Starting this month, a beefed-up police force is arresting people who violate a daytime sidewalk sleeping ban on Los Angeles’ skid row, repors the Associated Press. Critics deride the ban as overzealous but police Chief William Bratton defends it. It’s the same kind of bust-small-crimes approach he used to control crime in New York City more than a decade ago. The ordinance is considered one of the most restrictive in the nation and has drawn fire from homeless advocates and their allies. “L.A. remains the only city in the U.S. whose answer to homelessness is to criminalize being poor,” said Mark Rosenbaum of the American Civil Liberties Union, which has sued to stop the city from enforcing the ordinance. “A program that relies on criminalization isn’t going to solve any of the social problems.”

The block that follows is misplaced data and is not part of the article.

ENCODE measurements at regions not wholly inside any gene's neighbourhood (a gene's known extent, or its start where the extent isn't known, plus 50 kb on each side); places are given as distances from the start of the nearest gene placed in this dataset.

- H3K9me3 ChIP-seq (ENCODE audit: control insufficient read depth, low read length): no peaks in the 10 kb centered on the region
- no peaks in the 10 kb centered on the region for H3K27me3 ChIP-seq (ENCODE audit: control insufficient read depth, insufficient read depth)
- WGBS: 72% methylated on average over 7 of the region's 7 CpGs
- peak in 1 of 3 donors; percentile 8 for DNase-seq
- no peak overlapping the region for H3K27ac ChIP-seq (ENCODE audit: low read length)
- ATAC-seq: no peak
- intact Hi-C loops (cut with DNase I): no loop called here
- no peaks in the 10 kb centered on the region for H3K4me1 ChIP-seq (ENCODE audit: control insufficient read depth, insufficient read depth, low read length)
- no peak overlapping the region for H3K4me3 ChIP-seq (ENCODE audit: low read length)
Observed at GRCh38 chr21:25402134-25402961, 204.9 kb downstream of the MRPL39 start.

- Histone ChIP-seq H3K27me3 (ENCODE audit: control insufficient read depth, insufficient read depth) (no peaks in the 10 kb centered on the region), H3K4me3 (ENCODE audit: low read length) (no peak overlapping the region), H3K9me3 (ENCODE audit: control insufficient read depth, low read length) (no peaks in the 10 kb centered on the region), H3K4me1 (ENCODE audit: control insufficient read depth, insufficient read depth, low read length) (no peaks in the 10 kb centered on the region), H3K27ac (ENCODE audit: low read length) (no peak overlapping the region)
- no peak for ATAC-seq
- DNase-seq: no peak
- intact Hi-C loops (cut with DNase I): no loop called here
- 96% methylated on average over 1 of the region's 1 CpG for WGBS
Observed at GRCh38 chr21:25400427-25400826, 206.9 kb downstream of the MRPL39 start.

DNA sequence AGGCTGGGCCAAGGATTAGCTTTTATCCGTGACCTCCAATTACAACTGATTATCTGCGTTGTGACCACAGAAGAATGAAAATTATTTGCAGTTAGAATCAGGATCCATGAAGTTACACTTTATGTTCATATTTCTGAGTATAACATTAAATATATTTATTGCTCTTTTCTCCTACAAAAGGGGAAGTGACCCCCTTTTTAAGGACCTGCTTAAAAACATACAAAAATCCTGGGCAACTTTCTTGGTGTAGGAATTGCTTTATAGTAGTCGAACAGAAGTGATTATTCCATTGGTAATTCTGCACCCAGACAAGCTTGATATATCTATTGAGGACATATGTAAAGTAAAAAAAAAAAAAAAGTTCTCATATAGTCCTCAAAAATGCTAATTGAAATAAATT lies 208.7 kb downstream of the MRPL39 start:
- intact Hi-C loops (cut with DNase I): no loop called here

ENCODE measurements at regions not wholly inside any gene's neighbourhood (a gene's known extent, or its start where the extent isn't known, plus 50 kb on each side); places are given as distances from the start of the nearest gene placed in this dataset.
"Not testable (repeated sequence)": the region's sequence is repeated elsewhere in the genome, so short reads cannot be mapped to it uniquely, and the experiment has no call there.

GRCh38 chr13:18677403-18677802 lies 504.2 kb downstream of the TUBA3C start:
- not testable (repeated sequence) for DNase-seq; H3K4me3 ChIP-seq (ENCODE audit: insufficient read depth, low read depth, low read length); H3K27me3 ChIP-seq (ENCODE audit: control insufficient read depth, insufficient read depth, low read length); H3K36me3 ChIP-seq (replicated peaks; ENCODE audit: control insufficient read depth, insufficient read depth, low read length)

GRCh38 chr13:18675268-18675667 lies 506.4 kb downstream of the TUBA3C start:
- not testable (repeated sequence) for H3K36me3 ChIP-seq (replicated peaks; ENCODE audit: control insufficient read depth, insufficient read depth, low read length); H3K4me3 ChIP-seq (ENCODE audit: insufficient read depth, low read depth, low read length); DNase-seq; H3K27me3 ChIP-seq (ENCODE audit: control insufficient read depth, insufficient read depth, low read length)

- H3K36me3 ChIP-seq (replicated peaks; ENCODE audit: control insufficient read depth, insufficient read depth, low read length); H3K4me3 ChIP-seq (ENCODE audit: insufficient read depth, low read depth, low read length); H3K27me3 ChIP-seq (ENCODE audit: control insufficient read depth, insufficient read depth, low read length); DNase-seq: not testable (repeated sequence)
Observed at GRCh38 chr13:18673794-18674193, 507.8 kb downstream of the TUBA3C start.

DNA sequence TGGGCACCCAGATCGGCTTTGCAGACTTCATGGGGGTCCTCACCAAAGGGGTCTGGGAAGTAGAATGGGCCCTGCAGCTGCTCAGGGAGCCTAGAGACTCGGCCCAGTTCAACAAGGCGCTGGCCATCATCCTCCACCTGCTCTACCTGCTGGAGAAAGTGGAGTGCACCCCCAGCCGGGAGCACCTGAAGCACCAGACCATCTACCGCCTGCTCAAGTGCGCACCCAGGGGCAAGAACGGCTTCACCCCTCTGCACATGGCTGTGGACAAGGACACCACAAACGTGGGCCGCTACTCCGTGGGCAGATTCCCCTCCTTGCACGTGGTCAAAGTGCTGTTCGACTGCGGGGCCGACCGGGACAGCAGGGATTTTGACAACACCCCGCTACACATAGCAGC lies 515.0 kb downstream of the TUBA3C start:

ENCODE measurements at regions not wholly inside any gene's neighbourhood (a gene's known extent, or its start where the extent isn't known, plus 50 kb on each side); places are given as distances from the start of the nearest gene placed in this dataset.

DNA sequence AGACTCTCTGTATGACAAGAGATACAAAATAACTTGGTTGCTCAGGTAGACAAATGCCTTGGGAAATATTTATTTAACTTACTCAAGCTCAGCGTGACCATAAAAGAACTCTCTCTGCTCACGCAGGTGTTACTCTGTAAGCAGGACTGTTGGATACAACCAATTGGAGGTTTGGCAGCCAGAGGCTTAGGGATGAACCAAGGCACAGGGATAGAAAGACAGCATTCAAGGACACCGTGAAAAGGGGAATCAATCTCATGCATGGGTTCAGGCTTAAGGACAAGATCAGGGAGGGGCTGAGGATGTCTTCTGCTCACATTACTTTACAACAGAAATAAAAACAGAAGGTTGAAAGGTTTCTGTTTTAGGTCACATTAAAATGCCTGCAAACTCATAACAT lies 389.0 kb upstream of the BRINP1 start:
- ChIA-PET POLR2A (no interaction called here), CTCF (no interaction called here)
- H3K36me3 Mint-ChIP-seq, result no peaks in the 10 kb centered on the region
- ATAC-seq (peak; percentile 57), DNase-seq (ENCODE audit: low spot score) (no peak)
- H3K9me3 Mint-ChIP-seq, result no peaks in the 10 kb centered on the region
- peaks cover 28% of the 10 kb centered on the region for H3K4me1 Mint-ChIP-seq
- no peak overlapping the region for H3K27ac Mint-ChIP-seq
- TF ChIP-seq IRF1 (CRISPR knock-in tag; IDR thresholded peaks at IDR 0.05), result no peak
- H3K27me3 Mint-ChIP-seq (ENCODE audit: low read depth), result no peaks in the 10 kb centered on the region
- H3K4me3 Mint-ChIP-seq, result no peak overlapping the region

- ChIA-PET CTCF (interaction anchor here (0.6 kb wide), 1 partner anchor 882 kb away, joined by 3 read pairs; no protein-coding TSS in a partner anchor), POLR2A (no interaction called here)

More than 200 of the nation’s 250 largest cities have ordinances prohibiting sidewalk sleeping, sitting, and loitering, says the National Coalition for the Homeless. How much these ordinances are enforced varies. Acting executive director Michael Stoops said he’d never heard of a city’s enforcing a no camping ordinance during the day, but not at night. With 50 foot patrol officers deployed to skid row, Bratton’s Safer City Initiative attempts to improve an area he calls the worst open-air drug market in the country. By enforcing minor laws, police will erode a long-accepted feeling of lawlessness, he said. Police arrested about 600 people for drug selling in the initiative’s first week.